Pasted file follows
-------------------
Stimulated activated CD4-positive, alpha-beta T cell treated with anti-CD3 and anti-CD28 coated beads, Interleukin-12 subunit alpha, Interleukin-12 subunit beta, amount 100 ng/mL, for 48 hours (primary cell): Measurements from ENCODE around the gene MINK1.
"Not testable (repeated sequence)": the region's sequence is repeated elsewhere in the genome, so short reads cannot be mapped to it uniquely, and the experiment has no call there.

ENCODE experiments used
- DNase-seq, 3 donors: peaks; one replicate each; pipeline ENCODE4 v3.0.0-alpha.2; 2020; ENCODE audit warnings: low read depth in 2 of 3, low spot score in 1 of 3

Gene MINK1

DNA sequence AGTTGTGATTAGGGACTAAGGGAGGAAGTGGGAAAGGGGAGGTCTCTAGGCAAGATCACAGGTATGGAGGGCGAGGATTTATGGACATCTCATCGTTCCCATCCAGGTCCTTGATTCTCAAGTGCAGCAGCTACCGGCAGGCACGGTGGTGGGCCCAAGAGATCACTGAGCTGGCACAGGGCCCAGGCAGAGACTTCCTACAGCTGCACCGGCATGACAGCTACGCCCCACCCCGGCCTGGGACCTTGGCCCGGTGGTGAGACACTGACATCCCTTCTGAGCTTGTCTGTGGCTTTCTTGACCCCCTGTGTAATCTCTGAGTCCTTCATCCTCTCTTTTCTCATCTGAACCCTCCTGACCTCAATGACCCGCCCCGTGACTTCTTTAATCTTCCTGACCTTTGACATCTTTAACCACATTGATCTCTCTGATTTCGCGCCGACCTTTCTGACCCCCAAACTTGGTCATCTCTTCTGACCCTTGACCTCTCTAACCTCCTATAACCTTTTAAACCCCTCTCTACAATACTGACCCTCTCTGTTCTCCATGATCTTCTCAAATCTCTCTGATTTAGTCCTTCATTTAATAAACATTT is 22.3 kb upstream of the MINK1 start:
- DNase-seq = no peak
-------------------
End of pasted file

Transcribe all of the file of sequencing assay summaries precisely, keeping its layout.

Stimulated activated CD4-positive, alpha-beta T cell treated with anti-CD3 and anti-CD28 coated beads, Interleukin-12 subunit alpha, Interleukin-12 subunit beta, amount 100 ng/mL, for 48 hours (primary cell): Measurements from ENCODE around the gene MINK1.
"Not testable (repeated sequence)": the region's sequence is repeated elsewhere in the genome, so short reads cannot be mapped to it uniquely, and the experiment has no call there.

ENCODE experiments used
- DNase-seq, 3 donors: peaks; one replicate each; pipeline ENCODE4 v3.0.0-alpha.2; 2020; ENCODE audit warnings: low read depth in 2 of 3, low spot score in 1 of 3

Gene MINK1

DNA sequence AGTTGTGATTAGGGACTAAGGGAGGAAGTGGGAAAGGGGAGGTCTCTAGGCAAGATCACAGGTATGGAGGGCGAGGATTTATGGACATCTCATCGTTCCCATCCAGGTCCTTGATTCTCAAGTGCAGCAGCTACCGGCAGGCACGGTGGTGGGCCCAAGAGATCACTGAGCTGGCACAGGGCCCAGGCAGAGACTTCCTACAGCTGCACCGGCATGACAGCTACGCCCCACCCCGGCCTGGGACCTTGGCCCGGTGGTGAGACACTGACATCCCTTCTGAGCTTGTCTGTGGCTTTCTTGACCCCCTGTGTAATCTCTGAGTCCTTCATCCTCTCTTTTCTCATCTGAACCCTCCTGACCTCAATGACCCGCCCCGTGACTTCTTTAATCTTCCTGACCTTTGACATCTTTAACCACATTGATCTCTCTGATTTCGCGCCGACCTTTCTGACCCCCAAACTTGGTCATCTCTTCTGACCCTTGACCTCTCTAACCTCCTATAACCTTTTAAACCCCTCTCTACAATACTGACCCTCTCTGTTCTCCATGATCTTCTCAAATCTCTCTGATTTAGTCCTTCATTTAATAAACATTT is 22.3 kb upstream of the MINK1 start:
- DNase-seq = no peak